Seeking to bridge a technology gap between old and new branch automation systems, a small North Carolina company has introduced networking software that links Windows-based PCs to older retail banking hardware.

The company, Nexus Software Inc., based in Raleigh, announced the new software, called WOSA Resource Manager, at the Bank Administration Institute's Retail Delivery Systems Conference in Phoenix last month.

The software is designed to allow bank employees using PCs running Microsoft Corp.'s Windows operating system to connect to a type of branch automation system from International Business Machines Corp. called the IBM 4700. The 4700 system consists of a "controller" that links branch workstations, printers, and other banking devices to a financial institution's IBM mainframe.

The 4700 system, which has been in service since the early 1980s, was at that time on the leading edge of putting computer technology into branches in order to speed transaction processing and customer service.

In those early days, teller and platform workers mostly used so-called 'dumb terminals' that had no computing power of their own.

But today, those dumb terminals in branches are being rapidly replaced with PCs that can display graphics and run their own software applications.

And while many banks are replacing controller-based branch systems with PC networks, IBM officials say about 800,000 branch workstations in U.S. banks are still linked via the 4700.

That's precisely the market Nexus is aiming for with its Windows-based software, company officials said. "The future of branch automation is moving in the direction of the rest of the (banking) industry," said Philip Lippard, Nexus' chief executive officer.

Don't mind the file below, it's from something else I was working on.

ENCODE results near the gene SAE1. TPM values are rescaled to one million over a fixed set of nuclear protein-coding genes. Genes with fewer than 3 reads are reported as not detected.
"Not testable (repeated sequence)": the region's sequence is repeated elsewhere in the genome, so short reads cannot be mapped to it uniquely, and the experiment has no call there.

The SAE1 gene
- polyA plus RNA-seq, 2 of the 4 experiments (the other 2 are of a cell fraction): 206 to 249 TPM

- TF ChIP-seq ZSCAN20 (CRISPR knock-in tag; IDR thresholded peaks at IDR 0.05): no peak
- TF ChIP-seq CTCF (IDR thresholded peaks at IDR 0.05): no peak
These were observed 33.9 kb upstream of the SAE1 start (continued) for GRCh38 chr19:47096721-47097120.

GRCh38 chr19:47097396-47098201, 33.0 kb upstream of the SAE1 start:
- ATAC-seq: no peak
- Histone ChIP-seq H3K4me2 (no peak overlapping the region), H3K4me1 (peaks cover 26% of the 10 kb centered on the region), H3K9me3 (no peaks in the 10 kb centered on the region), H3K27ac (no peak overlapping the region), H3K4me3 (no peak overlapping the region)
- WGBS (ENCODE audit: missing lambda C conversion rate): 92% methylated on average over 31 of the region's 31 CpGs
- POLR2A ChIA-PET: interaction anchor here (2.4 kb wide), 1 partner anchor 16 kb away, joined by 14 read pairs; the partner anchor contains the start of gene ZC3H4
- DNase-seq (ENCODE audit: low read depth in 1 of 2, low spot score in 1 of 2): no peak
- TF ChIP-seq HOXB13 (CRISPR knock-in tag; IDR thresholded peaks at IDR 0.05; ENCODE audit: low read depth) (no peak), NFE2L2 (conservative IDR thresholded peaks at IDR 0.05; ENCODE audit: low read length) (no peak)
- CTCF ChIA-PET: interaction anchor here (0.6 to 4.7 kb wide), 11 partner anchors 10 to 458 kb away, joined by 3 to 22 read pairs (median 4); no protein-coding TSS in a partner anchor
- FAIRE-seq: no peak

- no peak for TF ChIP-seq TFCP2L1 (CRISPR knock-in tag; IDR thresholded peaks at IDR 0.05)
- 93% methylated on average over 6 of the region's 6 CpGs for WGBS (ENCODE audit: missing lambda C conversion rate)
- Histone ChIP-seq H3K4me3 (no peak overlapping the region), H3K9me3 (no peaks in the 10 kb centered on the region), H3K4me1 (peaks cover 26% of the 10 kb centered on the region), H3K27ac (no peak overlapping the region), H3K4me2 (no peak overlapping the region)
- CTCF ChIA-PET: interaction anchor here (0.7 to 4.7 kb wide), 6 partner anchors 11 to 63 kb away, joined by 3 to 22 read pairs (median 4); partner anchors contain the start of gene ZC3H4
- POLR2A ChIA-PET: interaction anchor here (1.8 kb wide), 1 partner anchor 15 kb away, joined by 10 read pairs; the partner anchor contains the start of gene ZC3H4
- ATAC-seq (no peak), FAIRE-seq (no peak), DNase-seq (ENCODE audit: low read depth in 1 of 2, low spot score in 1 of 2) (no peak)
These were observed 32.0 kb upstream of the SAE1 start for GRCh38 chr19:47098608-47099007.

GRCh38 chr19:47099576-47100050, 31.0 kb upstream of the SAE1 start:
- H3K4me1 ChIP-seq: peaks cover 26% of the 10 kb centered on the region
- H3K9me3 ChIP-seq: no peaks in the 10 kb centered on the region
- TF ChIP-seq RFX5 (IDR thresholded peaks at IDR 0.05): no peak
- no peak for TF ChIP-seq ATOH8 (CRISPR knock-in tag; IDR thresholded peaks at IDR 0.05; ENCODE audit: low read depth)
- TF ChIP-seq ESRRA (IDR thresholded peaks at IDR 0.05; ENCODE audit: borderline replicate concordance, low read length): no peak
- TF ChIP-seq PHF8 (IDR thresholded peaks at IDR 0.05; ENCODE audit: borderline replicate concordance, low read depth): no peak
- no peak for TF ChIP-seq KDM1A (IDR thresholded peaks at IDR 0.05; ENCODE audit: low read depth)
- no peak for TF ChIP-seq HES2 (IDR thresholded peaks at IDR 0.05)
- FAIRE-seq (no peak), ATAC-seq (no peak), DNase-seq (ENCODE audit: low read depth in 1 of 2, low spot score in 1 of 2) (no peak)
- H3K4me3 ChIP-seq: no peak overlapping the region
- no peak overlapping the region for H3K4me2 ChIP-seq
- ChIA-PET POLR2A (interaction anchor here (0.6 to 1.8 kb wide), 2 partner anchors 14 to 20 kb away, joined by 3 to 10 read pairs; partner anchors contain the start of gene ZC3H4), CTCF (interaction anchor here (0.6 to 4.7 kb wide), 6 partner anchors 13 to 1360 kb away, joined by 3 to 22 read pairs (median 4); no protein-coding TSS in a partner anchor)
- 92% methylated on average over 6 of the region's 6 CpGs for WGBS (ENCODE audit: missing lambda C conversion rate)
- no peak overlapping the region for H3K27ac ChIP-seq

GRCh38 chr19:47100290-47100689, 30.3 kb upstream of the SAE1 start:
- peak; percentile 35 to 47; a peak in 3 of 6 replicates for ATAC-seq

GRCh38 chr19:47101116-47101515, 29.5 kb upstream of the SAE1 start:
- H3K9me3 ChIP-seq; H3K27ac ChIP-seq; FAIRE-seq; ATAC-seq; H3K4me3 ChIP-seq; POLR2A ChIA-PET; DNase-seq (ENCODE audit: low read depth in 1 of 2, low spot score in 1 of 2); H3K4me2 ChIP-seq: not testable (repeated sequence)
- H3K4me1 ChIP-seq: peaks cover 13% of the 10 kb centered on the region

"That path is pointed towards PC-based (networks). However, the reality of branch automation lies in the substantial investment in 4700 systems already in place."

The WOSA Resource Manager - the acronym stands for Windows Open Services Architecture - as aimed at banks that are taking an evolutionary approach to revamping their branches, said Stephen R. Lund, business development manager at Nexus.

"A lot of banks want to put Windows applications on the platform, but they want to keep the 4700 terminals at the teller line," Mr. Lund said, adding that the new software allows Windows users to access core banking applications through the 4700 controller.

The software also lets users access 4700 passbook and statement printers, bank card readers, and personal identification number keypads.

Mr. Lund says his company - which has installed branch networking systems for PCs running the older DOS operating system at a number of U.S. banks - is close to its first sale of its WOSA software to a Australian financial institution that he declined to name.

Nexus is also negotiating with a number branch software vendors, including AT&T Global Information Solutions Corp. and Unisys Corp., to integrate the WOSA software into their offerings, Mr. Lund said.

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